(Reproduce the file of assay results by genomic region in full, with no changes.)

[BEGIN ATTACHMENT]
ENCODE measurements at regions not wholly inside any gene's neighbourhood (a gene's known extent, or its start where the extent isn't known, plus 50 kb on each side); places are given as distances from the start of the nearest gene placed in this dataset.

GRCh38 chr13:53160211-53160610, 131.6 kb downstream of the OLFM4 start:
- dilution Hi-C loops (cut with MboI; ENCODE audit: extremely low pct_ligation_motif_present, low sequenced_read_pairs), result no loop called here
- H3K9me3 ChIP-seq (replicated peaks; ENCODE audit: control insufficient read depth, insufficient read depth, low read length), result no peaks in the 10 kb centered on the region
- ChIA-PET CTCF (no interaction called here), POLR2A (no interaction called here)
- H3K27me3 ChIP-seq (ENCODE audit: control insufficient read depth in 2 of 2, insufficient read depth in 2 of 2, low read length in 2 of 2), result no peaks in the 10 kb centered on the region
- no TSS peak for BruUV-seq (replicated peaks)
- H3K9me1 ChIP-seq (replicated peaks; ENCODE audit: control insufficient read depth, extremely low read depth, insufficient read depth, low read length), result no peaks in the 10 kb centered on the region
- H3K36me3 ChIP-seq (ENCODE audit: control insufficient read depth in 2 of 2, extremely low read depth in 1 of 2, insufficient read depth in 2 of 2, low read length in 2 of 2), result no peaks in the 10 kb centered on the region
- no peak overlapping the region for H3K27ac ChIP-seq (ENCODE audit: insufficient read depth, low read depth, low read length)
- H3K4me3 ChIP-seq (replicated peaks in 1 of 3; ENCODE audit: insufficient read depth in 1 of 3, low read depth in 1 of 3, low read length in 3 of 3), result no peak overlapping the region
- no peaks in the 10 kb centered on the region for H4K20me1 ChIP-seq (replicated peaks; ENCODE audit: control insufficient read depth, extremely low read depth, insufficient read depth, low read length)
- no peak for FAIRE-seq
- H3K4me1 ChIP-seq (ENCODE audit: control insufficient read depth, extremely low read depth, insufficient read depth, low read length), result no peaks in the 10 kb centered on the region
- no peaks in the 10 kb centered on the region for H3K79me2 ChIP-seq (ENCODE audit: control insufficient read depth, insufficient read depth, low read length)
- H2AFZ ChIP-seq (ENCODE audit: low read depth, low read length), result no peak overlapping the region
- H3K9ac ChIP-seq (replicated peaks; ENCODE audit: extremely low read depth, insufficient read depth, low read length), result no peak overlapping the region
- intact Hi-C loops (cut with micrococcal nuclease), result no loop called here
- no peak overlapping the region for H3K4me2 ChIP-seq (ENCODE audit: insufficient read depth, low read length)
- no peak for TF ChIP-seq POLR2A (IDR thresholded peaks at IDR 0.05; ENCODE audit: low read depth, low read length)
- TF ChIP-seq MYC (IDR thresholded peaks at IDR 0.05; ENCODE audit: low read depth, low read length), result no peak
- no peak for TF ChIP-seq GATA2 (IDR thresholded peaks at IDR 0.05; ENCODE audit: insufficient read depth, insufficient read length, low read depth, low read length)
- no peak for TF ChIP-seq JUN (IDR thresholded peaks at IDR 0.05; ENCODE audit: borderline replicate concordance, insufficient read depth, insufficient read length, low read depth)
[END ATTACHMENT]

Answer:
ENCODE measurements at regions not wholly inside any gene's neighbourhood (a gene's known extent, or its start where the extent isn't known, plus 50 kb on each side); places are given as distances from the start of the nearest gene placed in this dataset.

GRCh38 chr13:53160211-53160610, 131.6 kb downstream of the OLFM4 start:
- dilution Hi-C loops (cut with MboI; ENCODE audit: extremely low pct_ligation_motif_present, low sequenced_read_pairs), result no loop called here
- H3K9me3 ChIP-seq (replicated peaks; ENCODE audit: control insufficient read depth, insufficient read depth, low read length), result no peaks in the 10 kb centered on the region
- ChIA-PET CTCF (no interaction called here), POLR2A (no interaction called here)
- H3K27me3 ChIP-seq (ENCODE audit: control insufficient read depth in 2 of 2, insufficient read depth in 2 of 2, low read length in 2 of 2), result no peaks in the 10 kb centered on the region
- no TSS peak for BruUV-seq (replicated peaks)
- H3K9me1 ChIP-seq (replicated peaks; ENCODE audit: control insufficient read depth, extremely low read depth, insufficient read depth, low read length), result no peaks in the 10 kb centered on the region
- H3K36me3 ChIP-seq (ENCODE audit: control insufficient read depth in 2 of 2, extremely low read depth in 1 of 2, insufficient read depth in 2 of 2, low read length in 2 of 2), result no peaks in the 10 kb centered on the region
- no peak overlapping the region for H3K27ac ChIP-seq (ENCODE audit: insufficient read depth, low read depth, low read length)
- H3K4me3 ChIP-seq (replicated peaks in 1 of 3; ENCODE audit: insufficient read depth in 1 of 3, low read depth in 1 of 3, low read length in 3 of 3), result no peak overlapping the region
- no peaks in the 10 kb centered on the region for H4K20me1 ChIP-seq (replicated peaks; ENCODE audit: control insufficient read depth, extremely low read depth, insufficient read depth, low read length)
- no peak for FAIRE-seq
- H3K4me1 ChIP-seq (ENCODE audit: control insufficient read depth, extremely low read depth, insufficient read depth, low read length), result no peaks in the 10 kb centered on the region
- no peaks in the 10 kb centered on the region for H3K79me2 ChIP-seq (ENCODE audit: control insufficient read depth, insufficient read depth, low read length)
- H2AFZ ChIP-seq (ENCODE audit: low read depth, low read length), result no peak overlapping the region
- H3K9ac ChIP-seq (replicated peaks; ENCODE audit: extremely low read depth, insufficient read depth, low read length), result no peak overlapping the region
- intact Hi-C loops (cut with micrococcal nuclease), result no loop called here
- no peak overlapping the region for H3K4me2 ChIP-seq (ENCODE audit: insufficient read depth, low read length)
- no peak for TF ChIP-seq POLR2A (IDR thresholded peaks at IDR 0.05; ENCODE audit: low read depth, low read length)
- TF ChIP-seq MYC (IDR thresholded peaks at IDR 0.05; ENCODE audit: low read depth, low read length), result no peak
- no peak for TF ChIP-seq GATA2 (IDR thresholded peaks at IDR 0.05; ENCODE audit: insufficient read depth, insufficient read length, low read depth, low read length)
- no peak for TF ChIP-seq JUN (IDR thresholded peaks at IDR 0.05; ENCODE audit: borderline replicate concordance, insufficient read depth, insufficient read length, low read depth)